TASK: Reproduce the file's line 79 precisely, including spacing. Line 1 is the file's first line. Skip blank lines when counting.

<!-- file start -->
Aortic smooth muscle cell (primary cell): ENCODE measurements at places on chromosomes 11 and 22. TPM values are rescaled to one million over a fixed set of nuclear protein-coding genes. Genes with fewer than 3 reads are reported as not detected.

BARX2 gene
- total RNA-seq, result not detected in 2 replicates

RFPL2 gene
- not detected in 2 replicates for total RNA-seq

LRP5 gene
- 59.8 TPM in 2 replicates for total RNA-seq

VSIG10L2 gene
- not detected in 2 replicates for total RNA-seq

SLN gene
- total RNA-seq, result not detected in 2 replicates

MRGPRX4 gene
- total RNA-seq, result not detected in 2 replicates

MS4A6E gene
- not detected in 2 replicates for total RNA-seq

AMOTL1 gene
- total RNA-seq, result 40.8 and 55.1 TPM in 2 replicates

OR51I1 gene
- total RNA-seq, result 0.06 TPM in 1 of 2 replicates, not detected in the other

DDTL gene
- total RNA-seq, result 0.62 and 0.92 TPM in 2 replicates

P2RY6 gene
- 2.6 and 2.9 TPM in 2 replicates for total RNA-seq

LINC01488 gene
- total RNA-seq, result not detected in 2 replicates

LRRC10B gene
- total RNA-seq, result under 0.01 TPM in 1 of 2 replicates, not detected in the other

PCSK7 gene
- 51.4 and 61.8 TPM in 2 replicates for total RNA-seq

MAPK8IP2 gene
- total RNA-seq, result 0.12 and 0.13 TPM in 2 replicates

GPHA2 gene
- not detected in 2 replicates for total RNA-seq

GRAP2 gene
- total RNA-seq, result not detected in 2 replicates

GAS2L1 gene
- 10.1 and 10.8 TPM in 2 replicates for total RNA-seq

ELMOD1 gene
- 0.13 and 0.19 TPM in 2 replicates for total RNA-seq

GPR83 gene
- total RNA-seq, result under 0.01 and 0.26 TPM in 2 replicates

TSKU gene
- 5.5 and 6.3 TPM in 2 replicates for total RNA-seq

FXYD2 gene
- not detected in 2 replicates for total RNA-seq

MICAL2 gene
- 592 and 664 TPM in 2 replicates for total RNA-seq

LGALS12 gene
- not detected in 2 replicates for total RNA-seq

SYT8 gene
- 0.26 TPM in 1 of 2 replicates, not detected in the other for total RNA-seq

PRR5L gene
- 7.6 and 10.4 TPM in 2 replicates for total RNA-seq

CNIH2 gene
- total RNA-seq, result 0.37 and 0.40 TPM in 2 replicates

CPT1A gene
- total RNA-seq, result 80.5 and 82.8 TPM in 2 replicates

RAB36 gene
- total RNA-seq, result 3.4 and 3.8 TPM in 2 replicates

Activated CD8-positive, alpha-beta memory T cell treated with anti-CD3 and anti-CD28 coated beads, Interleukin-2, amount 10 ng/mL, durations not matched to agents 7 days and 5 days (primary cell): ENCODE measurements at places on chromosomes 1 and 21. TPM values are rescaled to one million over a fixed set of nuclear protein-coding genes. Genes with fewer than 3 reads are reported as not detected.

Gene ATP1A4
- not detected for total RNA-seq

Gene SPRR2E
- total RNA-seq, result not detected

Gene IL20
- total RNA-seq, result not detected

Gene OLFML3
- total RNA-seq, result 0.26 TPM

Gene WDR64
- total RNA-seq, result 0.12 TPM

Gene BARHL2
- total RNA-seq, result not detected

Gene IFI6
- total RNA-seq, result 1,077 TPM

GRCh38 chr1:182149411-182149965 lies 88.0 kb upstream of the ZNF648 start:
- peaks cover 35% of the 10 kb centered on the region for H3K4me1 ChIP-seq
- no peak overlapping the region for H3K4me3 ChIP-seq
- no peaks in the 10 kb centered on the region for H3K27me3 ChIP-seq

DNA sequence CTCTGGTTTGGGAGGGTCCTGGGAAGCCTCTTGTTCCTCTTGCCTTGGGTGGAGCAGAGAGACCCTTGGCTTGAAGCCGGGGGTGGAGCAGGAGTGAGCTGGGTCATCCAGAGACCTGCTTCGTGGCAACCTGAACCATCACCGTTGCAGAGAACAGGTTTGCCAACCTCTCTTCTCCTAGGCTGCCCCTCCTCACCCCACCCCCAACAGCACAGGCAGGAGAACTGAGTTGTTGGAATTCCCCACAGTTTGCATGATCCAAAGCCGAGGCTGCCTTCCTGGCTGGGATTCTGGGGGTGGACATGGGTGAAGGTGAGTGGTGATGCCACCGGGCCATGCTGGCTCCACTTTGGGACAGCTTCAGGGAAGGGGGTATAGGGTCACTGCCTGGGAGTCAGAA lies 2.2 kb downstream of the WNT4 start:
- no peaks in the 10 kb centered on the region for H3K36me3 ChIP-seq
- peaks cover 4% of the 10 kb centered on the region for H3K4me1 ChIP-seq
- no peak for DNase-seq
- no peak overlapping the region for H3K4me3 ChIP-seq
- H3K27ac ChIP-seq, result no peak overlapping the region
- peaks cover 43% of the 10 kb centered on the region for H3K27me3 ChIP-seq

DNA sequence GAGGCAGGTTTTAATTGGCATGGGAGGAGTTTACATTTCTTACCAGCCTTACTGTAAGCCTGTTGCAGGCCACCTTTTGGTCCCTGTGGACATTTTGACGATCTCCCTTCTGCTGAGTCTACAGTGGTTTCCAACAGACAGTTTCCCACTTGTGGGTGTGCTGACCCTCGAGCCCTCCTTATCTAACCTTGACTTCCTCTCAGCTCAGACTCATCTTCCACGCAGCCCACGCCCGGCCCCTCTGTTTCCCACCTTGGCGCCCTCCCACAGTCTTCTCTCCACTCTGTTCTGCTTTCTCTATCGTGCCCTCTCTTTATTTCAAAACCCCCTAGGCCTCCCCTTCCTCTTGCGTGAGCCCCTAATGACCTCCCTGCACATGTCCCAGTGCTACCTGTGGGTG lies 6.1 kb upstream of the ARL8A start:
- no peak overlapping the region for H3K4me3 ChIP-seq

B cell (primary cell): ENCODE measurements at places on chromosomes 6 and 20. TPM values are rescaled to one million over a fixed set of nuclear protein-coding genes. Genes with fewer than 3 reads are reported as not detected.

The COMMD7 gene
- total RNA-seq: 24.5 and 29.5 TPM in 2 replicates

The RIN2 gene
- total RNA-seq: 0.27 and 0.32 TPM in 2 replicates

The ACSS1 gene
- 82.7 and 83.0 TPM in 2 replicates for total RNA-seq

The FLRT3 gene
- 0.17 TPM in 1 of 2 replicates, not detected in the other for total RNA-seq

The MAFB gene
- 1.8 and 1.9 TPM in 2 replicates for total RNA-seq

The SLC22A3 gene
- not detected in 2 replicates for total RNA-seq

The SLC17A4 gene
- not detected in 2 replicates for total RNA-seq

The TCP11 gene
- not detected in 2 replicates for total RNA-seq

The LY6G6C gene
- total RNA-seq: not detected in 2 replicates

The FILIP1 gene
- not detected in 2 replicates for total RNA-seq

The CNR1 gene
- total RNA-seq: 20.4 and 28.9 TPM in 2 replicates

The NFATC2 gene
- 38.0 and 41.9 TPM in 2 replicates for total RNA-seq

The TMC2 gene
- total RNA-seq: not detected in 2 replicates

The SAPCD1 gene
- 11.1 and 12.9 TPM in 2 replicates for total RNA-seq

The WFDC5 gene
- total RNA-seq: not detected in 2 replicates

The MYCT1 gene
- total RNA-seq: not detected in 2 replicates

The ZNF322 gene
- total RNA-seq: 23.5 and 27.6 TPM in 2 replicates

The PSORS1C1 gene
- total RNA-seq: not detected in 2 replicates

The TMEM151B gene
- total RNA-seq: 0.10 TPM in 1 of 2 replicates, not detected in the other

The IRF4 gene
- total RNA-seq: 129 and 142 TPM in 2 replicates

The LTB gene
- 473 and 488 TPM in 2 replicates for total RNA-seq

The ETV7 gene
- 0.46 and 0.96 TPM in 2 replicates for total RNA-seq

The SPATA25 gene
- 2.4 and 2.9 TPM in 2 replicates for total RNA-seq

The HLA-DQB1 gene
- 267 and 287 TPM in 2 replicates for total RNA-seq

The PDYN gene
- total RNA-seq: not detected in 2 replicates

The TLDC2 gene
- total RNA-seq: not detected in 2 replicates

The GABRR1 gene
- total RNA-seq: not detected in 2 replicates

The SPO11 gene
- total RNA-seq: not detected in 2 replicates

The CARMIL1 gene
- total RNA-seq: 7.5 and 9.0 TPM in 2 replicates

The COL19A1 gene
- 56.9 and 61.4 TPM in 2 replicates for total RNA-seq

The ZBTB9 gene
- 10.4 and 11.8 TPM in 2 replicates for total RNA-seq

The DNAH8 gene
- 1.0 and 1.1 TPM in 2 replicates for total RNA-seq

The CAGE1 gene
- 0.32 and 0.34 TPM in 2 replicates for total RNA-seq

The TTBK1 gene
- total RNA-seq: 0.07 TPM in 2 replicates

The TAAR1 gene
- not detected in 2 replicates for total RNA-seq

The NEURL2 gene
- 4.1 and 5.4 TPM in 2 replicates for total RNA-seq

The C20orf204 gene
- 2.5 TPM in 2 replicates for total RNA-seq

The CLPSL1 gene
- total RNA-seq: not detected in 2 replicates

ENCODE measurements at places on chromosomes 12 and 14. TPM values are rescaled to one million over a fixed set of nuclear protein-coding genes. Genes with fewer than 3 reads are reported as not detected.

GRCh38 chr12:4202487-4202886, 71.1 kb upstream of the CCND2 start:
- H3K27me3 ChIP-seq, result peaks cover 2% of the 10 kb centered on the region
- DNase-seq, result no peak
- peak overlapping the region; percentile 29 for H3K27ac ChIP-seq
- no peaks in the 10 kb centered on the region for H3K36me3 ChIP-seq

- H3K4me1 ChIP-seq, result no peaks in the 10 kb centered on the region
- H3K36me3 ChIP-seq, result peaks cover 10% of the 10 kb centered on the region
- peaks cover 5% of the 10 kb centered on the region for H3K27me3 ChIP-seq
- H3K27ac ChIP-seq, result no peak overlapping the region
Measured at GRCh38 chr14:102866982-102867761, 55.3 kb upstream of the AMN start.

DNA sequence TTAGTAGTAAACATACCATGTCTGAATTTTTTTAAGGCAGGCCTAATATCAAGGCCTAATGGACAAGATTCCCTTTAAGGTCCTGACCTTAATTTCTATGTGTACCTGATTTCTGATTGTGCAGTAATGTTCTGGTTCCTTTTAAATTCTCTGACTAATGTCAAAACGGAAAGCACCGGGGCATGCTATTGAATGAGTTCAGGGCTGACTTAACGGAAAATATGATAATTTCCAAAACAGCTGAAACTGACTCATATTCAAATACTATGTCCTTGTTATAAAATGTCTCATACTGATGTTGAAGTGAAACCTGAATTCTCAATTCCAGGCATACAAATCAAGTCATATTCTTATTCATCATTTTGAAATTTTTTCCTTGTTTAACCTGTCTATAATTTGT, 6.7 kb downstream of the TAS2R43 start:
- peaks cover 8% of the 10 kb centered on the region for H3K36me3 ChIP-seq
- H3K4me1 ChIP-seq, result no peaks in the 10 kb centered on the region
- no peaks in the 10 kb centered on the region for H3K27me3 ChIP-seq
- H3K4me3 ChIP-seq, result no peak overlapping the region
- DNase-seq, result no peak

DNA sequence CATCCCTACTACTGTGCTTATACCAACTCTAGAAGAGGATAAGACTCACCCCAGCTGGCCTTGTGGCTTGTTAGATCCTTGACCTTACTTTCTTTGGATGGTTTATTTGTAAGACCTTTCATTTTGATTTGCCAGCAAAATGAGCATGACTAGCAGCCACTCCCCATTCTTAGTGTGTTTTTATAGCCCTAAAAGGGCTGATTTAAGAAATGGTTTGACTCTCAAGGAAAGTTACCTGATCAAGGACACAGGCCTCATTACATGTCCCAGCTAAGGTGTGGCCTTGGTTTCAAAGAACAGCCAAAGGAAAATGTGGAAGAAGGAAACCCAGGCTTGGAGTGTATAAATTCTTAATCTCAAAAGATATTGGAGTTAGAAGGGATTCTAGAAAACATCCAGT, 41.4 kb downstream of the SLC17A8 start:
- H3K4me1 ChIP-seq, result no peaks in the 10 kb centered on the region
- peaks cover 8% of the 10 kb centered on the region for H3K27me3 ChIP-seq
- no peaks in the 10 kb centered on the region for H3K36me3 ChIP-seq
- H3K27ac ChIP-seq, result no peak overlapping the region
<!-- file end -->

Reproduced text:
DNA sequence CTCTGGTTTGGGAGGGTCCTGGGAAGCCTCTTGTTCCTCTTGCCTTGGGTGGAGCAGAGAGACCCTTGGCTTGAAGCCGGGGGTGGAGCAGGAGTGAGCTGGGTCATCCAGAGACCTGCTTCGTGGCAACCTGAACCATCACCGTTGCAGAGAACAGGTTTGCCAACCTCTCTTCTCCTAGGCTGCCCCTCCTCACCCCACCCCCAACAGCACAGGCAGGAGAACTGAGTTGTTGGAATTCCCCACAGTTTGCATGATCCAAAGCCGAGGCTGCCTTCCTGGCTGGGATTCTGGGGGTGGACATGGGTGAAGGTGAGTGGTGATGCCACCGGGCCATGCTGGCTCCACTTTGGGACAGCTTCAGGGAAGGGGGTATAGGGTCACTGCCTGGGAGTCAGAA lies 2.2 kb downstream of the WNT4 start: